Catholic archbishop’s teacher directive prompts vigil at San Francisco cathedral

San Francisco teachers

Billy Bradford, left, and others hold up signs as they gather with students and supporters at a vigil outside of St. Mary's Cathedral in San Francisco, Friday, Feb. 6, 2015. The Roman Catholic archbishop of San Francisco is getting pushback from some parents, students and teachers at parochial schools after unveiling faculty handbook language calling on teachers to lead their public and professional lives consistently with church teachings on homosexuality, same-sex marriage, abortion, birth control and other behaviors he describes as evil. Jeff Chiu, AP

San Francisco teachersJeff Chiu, AP

Billy Bradford, left, and others hold up signs as they gather with students and supporters at a vigil outside of St. Mary’s Cathedral in San Francisco, Friday, Feb. 6, 2015. The Roman Catholic archbishop of San Francisco is getting pushback after unveiling faculty handbook language calling on teachers to lead their public and professional lives consistently with church teachings on homosexuality, same-sex marriage, abortion, birth control and other behaviors he describes as evil.

SAN FRANCISCO — About 100 people attended a vigil outside the Roman Catholic cathedral in San Francisco on Friday to protest the local archbishop’s move to require teachers at four Catholic high schools to lead their public lives inside the classroom and out in accordance with church teachings on homosexuality, birth control and other hot-button issues.

The protest, which also included songs and prayers, came as Archbishop Salvatore Cordileone was holding mass for teachers from parochial schools throughout the three-county Archdiocese of San Francisco and then meeting with high school teachers to answer questions about changes he wants to make to their faculty handbook and employment contract.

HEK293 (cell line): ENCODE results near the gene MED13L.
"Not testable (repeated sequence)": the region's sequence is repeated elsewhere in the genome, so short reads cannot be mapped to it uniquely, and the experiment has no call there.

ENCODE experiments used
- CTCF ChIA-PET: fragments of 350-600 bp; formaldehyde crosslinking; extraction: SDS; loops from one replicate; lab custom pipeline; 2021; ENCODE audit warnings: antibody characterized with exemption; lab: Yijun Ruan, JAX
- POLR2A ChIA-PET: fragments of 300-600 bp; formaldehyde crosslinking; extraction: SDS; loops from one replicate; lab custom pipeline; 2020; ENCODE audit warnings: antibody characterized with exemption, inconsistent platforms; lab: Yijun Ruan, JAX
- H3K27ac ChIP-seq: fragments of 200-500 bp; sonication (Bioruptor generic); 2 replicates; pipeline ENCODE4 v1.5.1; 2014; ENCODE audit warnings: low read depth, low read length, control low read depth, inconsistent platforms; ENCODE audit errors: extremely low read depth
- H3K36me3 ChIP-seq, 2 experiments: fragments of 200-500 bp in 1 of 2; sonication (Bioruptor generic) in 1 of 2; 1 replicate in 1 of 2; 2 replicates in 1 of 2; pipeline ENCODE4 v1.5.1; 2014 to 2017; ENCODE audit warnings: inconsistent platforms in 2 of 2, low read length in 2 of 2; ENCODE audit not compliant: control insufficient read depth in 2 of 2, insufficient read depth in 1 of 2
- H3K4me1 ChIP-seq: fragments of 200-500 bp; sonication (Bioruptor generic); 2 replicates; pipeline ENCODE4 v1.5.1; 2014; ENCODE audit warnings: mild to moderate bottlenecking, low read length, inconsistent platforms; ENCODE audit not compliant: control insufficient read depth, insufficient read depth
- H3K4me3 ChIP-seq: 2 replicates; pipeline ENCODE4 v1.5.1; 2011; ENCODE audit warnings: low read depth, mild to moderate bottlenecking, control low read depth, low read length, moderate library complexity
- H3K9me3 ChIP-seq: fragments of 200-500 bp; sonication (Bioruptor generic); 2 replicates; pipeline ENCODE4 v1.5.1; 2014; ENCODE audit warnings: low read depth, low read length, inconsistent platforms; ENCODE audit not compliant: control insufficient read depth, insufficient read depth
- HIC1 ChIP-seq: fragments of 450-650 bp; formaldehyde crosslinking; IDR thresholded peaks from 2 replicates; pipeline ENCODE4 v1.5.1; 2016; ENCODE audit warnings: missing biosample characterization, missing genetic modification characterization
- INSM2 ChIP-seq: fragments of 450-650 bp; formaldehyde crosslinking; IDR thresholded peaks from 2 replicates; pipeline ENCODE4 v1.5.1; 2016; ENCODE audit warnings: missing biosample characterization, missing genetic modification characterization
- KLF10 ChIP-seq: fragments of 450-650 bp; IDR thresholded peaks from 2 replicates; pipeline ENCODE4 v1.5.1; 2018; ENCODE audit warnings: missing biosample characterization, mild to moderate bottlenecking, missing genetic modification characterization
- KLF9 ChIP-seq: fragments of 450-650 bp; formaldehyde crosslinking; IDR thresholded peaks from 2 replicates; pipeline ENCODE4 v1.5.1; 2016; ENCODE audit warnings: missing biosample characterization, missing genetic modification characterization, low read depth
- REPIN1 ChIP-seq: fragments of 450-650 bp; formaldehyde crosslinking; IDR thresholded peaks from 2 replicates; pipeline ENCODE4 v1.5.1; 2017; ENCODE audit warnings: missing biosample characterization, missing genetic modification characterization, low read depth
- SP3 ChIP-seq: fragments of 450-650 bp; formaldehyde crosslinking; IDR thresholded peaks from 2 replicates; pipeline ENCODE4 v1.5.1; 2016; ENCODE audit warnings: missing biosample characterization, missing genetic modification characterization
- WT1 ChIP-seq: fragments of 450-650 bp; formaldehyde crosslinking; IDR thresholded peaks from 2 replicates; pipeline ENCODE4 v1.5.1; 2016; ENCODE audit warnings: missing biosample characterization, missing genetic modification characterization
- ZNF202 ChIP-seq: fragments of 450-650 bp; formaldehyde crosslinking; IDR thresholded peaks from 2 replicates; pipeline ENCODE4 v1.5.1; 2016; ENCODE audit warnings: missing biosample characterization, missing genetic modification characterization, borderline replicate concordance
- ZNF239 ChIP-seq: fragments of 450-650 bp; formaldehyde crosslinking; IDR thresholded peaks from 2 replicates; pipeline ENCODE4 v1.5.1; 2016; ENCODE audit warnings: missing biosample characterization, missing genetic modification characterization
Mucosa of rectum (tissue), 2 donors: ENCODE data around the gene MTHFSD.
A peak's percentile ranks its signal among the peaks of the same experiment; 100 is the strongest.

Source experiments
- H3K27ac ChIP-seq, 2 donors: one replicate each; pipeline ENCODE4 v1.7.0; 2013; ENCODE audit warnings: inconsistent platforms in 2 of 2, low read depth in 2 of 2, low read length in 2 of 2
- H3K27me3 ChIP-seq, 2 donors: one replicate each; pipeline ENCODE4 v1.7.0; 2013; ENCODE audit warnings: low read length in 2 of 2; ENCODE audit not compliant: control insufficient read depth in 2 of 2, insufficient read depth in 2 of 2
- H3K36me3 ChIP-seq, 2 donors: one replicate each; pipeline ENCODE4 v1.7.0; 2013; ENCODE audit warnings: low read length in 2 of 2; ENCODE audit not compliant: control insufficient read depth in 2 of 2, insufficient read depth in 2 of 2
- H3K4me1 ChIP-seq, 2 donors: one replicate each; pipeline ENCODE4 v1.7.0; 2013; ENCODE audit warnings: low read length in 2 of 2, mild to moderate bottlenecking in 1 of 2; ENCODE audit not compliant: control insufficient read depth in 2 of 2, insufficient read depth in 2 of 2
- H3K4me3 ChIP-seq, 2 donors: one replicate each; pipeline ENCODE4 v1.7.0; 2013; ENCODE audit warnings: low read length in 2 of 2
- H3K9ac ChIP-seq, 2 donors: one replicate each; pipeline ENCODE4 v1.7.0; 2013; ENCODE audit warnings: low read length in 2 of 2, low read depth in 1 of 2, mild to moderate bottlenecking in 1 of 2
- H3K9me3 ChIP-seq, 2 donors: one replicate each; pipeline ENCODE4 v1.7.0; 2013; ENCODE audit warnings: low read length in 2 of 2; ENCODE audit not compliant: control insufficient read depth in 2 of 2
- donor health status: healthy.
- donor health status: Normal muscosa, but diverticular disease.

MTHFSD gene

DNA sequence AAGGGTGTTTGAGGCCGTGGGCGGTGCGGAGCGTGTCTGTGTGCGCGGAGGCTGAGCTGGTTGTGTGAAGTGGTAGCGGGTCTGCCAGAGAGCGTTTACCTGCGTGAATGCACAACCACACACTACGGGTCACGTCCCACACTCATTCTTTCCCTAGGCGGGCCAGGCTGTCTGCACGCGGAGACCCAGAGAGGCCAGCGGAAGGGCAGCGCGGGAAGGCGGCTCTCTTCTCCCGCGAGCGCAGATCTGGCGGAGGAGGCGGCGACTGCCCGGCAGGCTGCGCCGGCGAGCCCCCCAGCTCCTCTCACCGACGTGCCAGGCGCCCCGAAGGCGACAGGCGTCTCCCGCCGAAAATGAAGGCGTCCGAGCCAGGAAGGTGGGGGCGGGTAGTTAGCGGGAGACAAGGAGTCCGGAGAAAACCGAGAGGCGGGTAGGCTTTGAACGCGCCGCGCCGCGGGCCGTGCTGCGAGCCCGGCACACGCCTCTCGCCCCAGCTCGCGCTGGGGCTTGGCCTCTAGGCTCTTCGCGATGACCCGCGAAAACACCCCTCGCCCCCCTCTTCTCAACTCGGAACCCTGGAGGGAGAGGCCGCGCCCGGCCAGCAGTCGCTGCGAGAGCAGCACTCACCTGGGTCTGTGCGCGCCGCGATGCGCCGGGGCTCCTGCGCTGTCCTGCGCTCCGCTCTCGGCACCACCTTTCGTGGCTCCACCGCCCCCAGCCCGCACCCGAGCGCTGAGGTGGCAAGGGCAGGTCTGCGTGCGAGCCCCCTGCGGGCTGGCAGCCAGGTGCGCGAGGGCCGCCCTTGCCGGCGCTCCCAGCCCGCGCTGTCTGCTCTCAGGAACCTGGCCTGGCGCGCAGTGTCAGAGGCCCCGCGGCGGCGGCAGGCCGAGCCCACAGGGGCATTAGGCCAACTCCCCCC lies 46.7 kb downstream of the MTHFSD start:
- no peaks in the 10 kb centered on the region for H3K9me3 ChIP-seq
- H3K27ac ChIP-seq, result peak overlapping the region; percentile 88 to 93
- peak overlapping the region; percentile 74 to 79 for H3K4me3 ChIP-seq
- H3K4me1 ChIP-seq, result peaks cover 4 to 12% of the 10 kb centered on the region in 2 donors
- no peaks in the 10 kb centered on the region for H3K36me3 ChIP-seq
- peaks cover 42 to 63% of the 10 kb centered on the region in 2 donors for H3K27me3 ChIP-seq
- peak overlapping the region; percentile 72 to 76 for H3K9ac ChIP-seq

“I chose to send my children to Catholic schools because I wanted their education to be grounded in love, compassion, and a strong sense of social justice,” said Peggy O’Grady, a parent at Sacred Heart Cathedral Preparatory in San Francisco. “This effort by the archbishop will do the opposite, and would run counter to all I believe and value in a Catholic education.”

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Cordileone this week presented teachers at the four high schools owned by the archdiocese with a detailed statement of faith affirming that Catholic school employees “are expected to arrange and conduct their lives so as not to visibly contradict, undermine or deny” church doctrine on matters related to sexuality, marriage and human reproduction.

The statement, which the archbishop said would be added to the faculty handbooks, outlines the church’s teaching that using contraception is a sin and that sex outside of marriage, whether it is in the form of adultery, masturbation, pornography or gay sex, is “gravely evil.”

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